New book, lawmaker expose Big Brother technology in the living room Interactive TV Spies on Viewers.
Ground-breaking legislation in California is fighting Microsoft and AOL to stop them creating the machine George Orwell foresaw - the TV set that watches you.
At the same time, a new book titled Spy TV exposes the methods by which digital interactive television will observe and experiment of viewers. It describes how neural network software will be used to create "psychographic profiles" and then "modify the behavior" of individuals.
This year broadcasters will celebrate interactive TV in public, using words like "convenience" and "empowerment". AOL TV is rolling out with the TiVo personal video recorder (PVR), that helps viewers find and save programs they might like. Microsoft is launching its own PVR called Ultimate TV, claiming "It puts you in control!". But while you may be sold on home shopping and chat, broadcasters have been selling advertisers their new power to monitor everything you do with your remote.
At industry conferences on interactive TV, Microsoft has been handing out specifications of its new platform. Their Microsoft TV Server, for instance, enables "optimizes revenue opportunities by providing rich personalization and targeting of content and ads to consumers based on their television viewing and Web surfing histories and preferences."
Matthew Timms, of Two Way TV in London, describes this surveillance in the home in plain English:
"..Somehow they feel they're sitting there - it's just them and the television - even though the reality is it's got a wire leading straight back to somebody's computer."
Now in bookstores, Spy TV is the backbone of an effort by White Dot, the anti-television campaign, to educate the public about this invasive technology. Finally his paying customers will get to hear Phil Swain of Cable and Wireless describe the huge amounts of data he will gather:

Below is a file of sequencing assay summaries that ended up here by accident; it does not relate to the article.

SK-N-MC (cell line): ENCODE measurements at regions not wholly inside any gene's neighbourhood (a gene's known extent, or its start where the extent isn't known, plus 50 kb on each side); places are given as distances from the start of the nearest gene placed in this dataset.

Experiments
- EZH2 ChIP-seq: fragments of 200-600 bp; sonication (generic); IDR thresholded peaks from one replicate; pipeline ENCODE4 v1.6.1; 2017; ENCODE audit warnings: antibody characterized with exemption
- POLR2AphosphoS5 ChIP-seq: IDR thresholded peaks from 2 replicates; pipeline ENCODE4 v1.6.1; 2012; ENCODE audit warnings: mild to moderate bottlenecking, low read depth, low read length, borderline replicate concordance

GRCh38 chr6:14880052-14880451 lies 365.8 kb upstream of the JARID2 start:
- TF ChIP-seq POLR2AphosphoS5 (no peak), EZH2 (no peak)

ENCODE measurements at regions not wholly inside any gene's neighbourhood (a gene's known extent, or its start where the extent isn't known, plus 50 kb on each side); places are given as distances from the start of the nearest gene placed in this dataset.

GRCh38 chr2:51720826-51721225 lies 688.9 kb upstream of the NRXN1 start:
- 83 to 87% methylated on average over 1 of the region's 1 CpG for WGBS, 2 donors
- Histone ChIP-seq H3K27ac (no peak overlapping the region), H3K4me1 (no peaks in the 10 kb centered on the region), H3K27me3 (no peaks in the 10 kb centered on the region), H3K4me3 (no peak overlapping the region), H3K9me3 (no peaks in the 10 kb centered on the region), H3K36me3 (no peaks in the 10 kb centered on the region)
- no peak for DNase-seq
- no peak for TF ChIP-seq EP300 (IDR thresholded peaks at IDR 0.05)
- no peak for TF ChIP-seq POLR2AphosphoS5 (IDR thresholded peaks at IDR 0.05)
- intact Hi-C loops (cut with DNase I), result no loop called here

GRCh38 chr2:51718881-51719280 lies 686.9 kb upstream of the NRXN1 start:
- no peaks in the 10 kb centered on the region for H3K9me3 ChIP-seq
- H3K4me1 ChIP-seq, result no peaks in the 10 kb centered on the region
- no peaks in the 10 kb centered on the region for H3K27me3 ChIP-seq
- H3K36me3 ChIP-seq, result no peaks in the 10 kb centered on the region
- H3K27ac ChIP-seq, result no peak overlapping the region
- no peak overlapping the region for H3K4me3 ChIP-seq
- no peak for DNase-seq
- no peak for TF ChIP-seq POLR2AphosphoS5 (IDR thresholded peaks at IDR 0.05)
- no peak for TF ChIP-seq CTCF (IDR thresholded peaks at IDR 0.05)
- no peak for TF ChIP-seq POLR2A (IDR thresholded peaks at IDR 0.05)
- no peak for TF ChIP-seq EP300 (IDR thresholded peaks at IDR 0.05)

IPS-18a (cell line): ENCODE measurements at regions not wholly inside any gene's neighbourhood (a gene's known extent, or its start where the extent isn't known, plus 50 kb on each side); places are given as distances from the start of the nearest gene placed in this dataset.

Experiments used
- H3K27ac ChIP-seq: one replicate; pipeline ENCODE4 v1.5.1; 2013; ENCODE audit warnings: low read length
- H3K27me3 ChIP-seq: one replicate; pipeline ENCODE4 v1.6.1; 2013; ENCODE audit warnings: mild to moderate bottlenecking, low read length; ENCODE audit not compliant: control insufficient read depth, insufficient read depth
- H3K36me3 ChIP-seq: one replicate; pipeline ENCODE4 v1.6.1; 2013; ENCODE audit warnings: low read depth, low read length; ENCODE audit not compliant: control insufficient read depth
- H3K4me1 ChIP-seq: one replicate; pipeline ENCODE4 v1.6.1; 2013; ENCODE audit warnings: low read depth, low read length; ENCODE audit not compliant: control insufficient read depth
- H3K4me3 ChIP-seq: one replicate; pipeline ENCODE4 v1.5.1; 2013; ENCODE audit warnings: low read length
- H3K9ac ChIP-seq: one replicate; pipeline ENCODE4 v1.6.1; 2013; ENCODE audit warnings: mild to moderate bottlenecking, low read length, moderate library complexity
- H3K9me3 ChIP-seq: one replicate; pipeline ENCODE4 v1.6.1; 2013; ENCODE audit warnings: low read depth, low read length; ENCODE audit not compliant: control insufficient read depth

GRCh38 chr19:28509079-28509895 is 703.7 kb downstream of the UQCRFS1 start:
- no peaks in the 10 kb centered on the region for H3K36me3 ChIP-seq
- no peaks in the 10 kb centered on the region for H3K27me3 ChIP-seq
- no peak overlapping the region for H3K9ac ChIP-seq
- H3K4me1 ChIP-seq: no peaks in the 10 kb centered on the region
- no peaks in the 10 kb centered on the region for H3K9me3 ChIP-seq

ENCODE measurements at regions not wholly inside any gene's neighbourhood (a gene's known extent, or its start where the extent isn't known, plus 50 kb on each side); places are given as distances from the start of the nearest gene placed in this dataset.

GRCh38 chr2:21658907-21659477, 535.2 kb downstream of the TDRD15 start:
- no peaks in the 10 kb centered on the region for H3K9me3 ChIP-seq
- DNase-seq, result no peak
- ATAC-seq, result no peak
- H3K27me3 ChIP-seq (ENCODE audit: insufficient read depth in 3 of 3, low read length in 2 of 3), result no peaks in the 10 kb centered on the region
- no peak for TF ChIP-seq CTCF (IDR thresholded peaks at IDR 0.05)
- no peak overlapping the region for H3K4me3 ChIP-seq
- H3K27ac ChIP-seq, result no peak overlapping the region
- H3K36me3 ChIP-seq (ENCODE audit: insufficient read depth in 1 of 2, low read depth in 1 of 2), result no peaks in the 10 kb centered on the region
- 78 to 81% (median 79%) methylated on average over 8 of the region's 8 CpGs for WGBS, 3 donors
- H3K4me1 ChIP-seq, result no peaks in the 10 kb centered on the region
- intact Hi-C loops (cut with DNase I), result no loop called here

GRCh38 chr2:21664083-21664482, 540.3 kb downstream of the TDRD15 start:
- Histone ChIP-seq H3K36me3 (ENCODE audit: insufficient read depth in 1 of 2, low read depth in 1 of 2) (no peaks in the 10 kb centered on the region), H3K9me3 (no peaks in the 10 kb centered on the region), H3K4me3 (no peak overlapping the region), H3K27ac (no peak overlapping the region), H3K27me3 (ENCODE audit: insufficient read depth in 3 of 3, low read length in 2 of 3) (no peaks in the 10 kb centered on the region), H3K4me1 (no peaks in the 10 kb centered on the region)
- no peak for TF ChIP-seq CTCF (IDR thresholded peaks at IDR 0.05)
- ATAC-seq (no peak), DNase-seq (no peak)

"Changing channels, selecting certain programs, viewing habits, browsing through interactive sites, purchasing habits, all that kind of stuff we can track. Every click, we can track. We will be recording that information."
In another recent development, Motorola Broadband, ACTV and OpenTV have announced investment in a subsidy called SpotOn, designed to create profiles of over 7 million viewers, without their knowledge. ACTV looks forward to delivering commercials based on "the specific profile of an individual household, which is generated by ACTV's software within the digital set-top in the home."
SpotOn's head of Sales in Dever, Bob Evans is proud of what he sells advertisers:
"That (set-top) box can hold 64,000 bits of information about you!"
Your TV set will know you intimately. Another intereactive TV company, NDS, is owned by Rupert Murdoch's News International. Here they describe a product called XTV that manages the data your television will capture:
"Viewers can be segmented by a host of new demographics, psychographics and qualitative preferences, based on actual viewing behavior, while advertisers can create low cost messages tailored to these new niche markets."
Both SpotOn and XTV will be supported on the set-top boxes used by Liberate (the operating system of AOLTV) and Microsoft TV (the operating system of Ultimate TV)